Every political output, one of them, in the form of a law such as the Ciptaker Law was formulated and then ratified by the DPR-RI and signed by the President through philosophical studies, public discourse and benefits for all citizens of the Republic of Indonesia. It could be true that there are certain articles in a law that do not fulfill the interests of a group of people or a certain social actor. Therefore, every law made by the state is difficult to fulfill all the wishes/desires of each individual, especially since these social/political actors position themselves always agree to disagree with government programs and or ideas and or policies.

As a positive legal reality in our country, the Ciptaker Law, in my opinion, as I have also conveyed in the mainstream media in this country, the Ciptaker Law is able to build new optimism in employment and significant economic growth in Indonesia going forward, of course since the Ciptaker Law really implemented without significant interruption. Even better, this law is also able to build legal certainty, including the imposition of measurable sanctions.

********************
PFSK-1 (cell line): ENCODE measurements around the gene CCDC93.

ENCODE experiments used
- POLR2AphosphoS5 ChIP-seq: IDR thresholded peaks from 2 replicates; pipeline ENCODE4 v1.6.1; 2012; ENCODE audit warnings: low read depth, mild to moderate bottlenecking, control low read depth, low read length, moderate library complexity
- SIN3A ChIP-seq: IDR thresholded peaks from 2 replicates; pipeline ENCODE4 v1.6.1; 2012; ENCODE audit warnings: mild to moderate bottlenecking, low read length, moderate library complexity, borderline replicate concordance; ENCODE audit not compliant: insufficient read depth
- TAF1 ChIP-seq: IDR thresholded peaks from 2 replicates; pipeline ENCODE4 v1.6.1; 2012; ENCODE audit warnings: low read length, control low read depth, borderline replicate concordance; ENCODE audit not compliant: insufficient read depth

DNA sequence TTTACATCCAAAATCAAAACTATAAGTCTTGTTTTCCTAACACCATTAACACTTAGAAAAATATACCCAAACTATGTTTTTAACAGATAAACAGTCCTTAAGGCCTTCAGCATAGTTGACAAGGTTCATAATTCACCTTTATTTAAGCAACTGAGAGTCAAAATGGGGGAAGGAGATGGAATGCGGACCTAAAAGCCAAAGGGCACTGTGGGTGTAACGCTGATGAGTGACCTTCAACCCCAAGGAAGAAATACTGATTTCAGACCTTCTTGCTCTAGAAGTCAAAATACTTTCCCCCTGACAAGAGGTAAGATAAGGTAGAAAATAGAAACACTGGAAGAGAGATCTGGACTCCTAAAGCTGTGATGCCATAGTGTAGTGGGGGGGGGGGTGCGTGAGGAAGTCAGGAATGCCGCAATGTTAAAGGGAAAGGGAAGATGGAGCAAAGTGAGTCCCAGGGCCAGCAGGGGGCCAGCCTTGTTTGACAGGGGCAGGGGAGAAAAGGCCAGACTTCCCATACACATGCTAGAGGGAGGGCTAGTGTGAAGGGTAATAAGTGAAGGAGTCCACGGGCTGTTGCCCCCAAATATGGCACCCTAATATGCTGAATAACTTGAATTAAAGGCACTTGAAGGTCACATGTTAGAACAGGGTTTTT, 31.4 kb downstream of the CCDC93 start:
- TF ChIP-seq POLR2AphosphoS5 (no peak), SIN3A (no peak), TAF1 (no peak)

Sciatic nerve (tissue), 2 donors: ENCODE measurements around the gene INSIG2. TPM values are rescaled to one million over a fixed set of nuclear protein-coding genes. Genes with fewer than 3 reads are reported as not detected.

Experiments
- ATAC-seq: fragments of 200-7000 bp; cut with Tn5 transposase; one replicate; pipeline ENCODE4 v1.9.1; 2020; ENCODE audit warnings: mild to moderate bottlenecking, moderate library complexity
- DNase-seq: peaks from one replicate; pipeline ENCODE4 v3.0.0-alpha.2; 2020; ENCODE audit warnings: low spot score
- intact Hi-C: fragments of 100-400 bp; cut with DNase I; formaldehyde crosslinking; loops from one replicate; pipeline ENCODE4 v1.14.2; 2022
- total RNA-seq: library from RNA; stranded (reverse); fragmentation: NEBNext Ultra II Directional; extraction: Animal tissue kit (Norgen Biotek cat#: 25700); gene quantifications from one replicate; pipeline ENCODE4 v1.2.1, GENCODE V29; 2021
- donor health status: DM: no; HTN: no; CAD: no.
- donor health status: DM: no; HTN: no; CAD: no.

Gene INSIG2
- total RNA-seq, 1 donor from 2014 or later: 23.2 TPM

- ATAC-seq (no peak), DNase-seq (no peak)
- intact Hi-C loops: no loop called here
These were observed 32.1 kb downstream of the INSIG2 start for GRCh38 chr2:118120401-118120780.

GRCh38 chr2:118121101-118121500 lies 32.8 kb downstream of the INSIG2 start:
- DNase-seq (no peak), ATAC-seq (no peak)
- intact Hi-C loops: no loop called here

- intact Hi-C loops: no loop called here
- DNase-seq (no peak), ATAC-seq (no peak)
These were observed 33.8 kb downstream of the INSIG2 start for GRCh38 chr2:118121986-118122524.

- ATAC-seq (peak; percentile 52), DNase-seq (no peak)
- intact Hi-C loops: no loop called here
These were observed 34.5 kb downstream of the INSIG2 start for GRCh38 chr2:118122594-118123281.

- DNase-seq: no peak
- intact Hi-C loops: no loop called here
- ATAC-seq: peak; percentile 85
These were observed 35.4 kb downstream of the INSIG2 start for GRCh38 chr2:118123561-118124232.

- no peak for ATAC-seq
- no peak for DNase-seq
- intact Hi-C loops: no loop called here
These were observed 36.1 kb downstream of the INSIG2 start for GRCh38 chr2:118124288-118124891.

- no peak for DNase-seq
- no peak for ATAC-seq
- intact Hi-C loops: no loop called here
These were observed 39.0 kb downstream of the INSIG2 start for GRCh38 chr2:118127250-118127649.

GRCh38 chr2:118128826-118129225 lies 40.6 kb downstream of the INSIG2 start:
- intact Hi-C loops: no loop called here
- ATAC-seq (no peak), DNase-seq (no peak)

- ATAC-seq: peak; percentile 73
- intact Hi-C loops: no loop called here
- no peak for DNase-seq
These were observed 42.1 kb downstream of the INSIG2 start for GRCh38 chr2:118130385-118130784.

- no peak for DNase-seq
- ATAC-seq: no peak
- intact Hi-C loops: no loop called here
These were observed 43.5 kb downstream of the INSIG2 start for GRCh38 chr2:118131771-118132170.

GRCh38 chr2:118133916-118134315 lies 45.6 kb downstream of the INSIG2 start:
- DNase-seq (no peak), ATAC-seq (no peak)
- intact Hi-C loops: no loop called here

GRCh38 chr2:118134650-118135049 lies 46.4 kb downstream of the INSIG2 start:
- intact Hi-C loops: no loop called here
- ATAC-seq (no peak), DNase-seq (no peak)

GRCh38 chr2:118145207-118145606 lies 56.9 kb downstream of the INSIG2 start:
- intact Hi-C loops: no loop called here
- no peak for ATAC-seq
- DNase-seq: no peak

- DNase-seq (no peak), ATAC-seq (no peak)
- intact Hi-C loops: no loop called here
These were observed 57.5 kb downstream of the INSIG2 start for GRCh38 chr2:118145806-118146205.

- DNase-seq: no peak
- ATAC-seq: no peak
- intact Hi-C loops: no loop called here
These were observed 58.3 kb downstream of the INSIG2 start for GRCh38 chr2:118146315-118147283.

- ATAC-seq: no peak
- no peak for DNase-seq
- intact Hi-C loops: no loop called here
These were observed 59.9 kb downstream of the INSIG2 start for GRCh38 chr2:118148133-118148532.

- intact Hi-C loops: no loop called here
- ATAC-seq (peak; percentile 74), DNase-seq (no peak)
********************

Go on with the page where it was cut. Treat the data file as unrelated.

When examined carefully, the contents of the Citapker Law are laden with ease of business licensing, thus creating opportunities for the emergence and growth of the number and various fields of Micro, Small and Medium Enterprises known as MSMEs. The procedures and bureaucratic flow of setting up a business sector is very, very simple. The establishment of a Limited Company (PT), for example, can only be done by one person or referred to as an “individual PT”. In addition, the number of members forming cooperatives as a business sector for advancing the people’s economy has been greatly reduced, not as much as before the birth of the Ciptaker Law. MSME capital assistance from the government is one of the main focuses in the Ciptaker Law.